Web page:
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What the Tour de France can teach us about teamwork

Dale Smith

The Tour de France takes the concept of teamwork to the extreme. After all the up-hill struggles, pile-ups, training, scrapes and dedication, there’s still only one man who stands atop the podium. The team members check their egos once they cross the starting line and, although they may believe they’re the better cyclist, they sacrifice their own glory for the benefit of the team – and (ironically) a single designated front-man.

The “domestiques” dig deep and stretch their bodies beyond the imaginable for the benefit of their leader. In Stage 18 of this year’s tour, (a steep mountain pass in the Alps) Michal Kwiatkowski put so much effort and energy into his uphill climb that he flung his expensive sunglasses onto the road, rather than wasting energy storing them away, and even ground to a complete halt once his turn was over. All the grit and determination for his team only rewarded him with a “star domestique” title in the headlines and a constant barrage of thank-yous from his leader Chris Froome. But, despite the lack of physical rewards, Kwiatkowski continued to remain humbled because he knew his hard work would overall benefit his team’s leader:

“It’s great to win big races, but of course, it’s also great to change an environment and help someone.”Michal Kwiatkowski

The latest tour, won by Chris Froome in July, got me thinking about how we channel individual talents towards a common goal in less sporting situations.

Much like the cyclists in the Tour de France, The Frameworks fosters a collective culture. Each individual works for the general will of the agency to ensure success for our clients. Every Frameworker synchronises and unifies around common goals to generate efficient, effective and creative results. The collaboration we practise here is not just about getting a job done, it is about living our philosophy together to create our best work.

Teamwork makes the dream work

Teamwork brings a whole host of benefits. Most importantly, it generates strong results for our clients. Collaboration breeds innovation – as it is “the defining characteristic of creativity and growth” – and our assorted skills and varied ways of thinking mean we work better than we would in a homogenous workplace.

A homemade escape room challenge at work recently made me realise how individual expertise and insight can combine to achieve a collective goal – in this case to escape. Sakiko, Chris and Matt devised a series of mental and logic challenges, all of which we had to overcome in order to save a “client” from getting hacked. First, we had to examine all the objects in one of our meeting rooms to explore whether they were hiding any clues: information was found in the blinds, on mugs and even within vinyl album covers. We then had to investigate how these objects worked together to reveal codes. The codes would then open boxes and reveal information which, when entered correctly into the computer, would save our client and grant us freedom.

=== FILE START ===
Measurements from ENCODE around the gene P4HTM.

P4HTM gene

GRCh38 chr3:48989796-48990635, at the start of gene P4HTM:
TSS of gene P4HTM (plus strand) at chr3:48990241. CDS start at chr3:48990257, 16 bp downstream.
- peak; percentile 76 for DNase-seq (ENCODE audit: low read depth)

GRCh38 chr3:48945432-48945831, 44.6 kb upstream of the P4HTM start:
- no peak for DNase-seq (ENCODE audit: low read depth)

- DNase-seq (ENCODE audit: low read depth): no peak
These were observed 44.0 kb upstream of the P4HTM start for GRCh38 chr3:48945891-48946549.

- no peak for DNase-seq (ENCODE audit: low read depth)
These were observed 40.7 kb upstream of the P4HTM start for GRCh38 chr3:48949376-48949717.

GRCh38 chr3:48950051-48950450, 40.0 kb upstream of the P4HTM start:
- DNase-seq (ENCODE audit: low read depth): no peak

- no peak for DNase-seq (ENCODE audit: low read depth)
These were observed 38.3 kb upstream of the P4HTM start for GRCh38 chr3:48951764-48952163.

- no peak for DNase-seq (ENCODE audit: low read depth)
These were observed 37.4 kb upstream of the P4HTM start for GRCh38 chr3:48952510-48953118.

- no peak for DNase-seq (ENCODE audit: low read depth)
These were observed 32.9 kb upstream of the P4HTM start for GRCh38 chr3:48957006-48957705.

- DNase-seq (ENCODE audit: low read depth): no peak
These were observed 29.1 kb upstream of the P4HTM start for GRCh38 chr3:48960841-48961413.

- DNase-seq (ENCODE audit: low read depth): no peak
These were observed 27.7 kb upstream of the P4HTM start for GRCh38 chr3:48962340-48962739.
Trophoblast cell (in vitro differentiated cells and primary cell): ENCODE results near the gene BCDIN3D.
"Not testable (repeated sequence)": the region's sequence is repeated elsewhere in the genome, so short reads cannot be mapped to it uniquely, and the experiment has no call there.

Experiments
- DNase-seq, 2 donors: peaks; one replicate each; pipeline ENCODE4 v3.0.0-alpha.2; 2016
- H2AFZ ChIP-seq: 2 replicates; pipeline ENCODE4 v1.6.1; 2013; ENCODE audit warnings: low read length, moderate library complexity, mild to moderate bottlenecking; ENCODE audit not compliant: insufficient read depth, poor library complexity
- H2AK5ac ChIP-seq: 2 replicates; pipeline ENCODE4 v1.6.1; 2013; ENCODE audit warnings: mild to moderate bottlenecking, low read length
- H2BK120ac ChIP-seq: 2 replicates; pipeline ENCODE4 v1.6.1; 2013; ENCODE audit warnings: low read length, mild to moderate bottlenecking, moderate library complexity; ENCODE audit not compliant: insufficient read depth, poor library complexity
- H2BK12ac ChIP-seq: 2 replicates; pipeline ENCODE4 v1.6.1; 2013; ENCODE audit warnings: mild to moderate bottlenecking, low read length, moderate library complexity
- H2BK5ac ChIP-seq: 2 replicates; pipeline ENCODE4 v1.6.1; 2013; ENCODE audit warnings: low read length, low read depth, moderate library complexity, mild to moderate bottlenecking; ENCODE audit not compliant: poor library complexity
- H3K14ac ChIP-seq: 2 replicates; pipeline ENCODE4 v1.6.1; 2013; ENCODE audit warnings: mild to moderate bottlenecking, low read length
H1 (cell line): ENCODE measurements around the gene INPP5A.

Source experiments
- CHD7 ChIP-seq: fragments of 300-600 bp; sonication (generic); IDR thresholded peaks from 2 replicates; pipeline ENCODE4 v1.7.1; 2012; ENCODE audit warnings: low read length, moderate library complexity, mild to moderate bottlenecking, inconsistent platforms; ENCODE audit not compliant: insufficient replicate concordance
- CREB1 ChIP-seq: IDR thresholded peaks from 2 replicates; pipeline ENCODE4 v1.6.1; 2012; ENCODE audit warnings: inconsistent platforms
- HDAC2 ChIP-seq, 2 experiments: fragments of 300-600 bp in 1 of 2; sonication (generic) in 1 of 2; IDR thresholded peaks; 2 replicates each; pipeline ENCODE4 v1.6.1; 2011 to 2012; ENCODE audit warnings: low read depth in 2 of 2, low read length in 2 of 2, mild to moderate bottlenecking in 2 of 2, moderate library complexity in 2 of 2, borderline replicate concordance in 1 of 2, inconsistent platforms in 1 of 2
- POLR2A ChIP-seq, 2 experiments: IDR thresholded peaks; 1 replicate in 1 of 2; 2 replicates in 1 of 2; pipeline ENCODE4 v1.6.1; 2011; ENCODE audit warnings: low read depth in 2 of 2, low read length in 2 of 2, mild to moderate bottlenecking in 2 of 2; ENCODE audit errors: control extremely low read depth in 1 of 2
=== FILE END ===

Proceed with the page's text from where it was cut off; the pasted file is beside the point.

The pressure of the ticking clock meant that the first few minutes were crucial – we had to establish our roles based on our individual skills. In my team’s case, Louise was particularly good with her musical references and Mel had the best awareness of everything in the room. Our varied interests outside of work helped us operate better as a team. If we were all cookie-cutter versions of each other, perhaps we’d still be trapped in that room today.

Getting the balance right

Believe it or not, some people are still strongly against teamwork. They proclaim that “too many cooks spoil the broth” and that it’s individual visions and eccentricity that breed innovation. I think it’s about getting the balance right.

Research has found that creative people sometimes reject collective feedback, fearing input from others will compromise the personal identity they stamp on their work. Competition then grows as people want to prove that their contribution and ideas are the best, rather than allowing them to be diluted by the collective thought process. Though it sounds dangerous, this individualism – when controlled – can still be beneficial. The subtle competition that individualism brings inspires more contribution, unique innovation and encourages employees to excel.

Teamwork, the argument goes, sometimes overwhelms individuals to the extent that the best ideas don’t get heard. Some may compromise their own thoughts and opinions to achieve consensus – a behaviour coined as groupthink. And often, workplaces forget that being collaborative isn’t always about being “nice”.

To overcome groupthink it’s important for individuals to speak up and “sell” their ideas – even if they create tensions and challenge others. I’m sure a lot of successful creative projects only worked because of disagreements that set breakthroughs in motion.

Successfully blending individualism and collectivism in the workplace can lead to more fruitful creative processes. Differences of opinion create more vibrant, one-off and lively work. In fact, The Motley Fool (a multimedia financial company) even hired a Chief Collaboration Officer to nail the perfect balance between collaboration and competition – an initiative which has spurred company-wide success.

More organisations and employees should take inspiration from Motley Fool and the Tour de France. Companies owe it to themselves to untangle creative ideas from the minds of individuals – so that work becomes about striving to transform individual ideas into the best possible collective output. A whole team, after all, is much greater than the sum of its parts – but in any one project some of its parts will turn out to have the key to success.